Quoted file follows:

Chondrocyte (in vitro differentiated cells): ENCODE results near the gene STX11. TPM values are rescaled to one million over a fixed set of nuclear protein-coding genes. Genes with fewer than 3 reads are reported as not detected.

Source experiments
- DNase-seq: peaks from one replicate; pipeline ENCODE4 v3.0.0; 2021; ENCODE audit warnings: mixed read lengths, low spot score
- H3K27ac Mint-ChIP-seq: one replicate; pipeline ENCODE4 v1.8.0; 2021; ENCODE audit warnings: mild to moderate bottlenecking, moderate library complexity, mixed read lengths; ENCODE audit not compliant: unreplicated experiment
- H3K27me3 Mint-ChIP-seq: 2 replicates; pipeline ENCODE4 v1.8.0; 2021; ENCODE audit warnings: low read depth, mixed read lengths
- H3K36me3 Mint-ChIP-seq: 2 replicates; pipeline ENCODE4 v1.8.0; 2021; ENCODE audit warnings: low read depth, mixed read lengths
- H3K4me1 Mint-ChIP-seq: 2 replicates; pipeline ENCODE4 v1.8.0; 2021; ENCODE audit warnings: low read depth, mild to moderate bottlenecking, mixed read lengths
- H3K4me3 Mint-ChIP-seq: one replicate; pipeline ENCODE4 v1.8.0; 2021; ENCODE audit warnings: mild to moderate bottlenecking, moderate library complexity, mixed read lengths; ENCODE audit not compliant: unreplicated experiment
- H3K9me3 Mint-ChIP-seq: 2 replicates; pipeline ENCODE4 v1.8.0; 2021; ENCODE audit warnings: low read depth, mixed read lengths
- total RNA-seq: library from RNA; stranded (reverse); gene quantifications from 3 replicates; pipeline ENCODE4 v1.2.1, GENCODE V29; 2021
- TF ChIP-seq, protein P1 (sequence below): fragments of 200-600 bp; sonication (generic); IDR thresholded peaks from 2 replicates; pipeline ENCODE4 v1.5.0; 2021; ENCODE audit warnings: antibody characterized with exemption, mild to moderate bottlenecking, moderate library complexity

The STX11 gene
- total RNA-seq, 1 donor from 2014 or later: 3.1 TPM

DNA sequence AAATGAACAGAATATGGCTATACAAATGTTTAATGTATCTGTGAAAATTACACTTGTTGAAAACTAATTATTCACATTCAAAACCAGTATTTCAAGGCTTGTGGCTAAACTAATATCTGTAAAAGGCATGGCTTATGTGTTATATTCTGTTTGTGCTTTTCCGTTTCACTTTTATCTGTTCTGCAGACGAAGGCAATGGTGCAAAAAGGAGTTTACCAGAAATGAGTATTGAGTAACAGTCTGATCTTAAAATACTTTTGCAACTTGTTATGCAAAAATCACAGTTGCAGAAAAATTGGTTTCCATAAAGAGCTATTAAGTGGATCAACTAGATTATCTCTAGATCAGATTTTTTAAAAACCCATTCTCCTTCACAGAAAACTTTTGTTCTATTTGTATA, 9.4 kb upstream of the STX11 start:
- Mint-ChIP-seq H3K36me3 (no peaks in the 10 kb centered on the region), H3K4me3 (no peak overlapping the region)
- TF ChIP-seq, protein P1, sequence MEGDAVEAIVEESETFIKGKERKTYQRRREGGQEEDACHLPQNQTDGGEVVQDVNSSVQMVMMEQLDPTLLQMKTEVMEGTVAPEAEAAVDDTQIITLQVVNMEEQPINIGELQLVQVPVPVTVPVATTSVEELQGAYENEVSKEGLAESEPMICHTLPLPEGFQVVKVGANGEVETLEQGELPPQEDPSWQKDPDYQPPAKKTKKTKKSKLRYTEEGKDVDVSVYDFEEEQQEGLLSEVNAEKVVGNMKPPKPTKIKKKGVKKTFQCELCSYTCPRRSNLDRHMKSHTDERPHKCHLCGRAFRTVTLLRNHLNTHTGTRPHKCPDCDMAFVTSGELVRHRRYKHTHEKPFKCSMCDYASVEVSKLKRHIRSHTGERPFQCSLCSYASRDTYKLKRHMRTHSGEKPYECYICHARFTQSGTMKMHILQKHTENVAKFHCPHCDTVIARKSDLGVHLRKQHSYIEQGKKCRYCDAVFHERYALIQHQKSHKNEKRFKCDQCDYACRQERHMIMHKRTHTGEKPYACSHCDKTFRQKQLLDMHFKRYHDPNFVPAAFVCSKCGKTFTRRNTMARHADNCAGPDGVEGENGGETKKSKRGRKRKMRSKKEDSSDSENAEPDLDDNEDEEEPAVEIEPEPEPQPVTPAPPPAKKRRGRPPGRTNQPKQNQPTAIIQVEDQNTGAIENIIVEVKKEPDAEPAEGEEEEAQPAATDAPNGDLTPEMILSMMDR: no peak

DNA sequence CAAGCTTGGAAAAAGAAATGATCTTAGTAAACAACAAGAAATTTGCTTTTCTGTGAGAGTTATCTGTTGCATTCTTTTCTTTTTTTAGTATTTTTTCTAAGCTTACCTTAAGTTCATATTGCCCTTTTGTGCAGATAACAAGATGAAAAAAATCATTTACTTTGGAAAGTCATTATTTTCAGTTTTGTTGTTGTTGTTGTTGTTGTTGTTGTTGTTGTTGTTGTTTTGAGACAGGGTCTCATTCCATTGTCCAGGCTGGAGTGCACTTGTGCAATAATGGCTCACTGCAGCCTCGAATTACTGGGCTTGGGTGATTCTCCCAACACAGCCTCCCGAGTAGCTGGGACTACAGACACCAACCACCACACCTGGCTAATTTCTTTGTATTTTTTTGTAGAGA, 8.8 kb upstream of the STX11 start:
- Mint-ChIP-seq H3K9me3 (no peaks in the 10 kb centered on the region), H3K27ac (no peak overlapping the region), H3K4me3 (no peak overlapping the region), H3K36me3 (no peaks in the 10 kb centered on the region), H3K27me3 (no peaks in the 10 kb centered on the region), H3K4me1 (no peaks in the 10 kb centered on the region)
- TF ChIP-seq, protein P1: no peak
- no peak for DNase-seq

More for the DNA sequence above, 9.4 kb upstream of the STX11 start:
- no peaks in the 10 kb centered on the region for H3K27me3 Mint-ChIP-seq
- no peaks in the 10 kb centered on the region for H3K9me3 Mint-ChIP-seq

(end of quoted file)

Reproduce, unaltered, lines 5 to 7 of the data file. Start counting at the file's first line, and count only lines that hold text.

- H3K27me3 Mint-ChIP-seq: 2 replicates; pipeline ENCODE4 v1.8.0; 2021; ENCODE audit warnings: low read depth, mixed read lengths
- H3K36me3 Mint-ChIP-seq: 2 replicates; pipeline ENCODE4 v1.8.0; 2021; ENCODE audit warnings: low read depth, mixed read lengths
- H3K4me1 Mint-ChIP-seq: 2 replicates; pipeline ENCODE4 v1.8.0; 2021; ENCODE audit warnings: low read depth, mild to moderate bottlenecking, mixed read lengths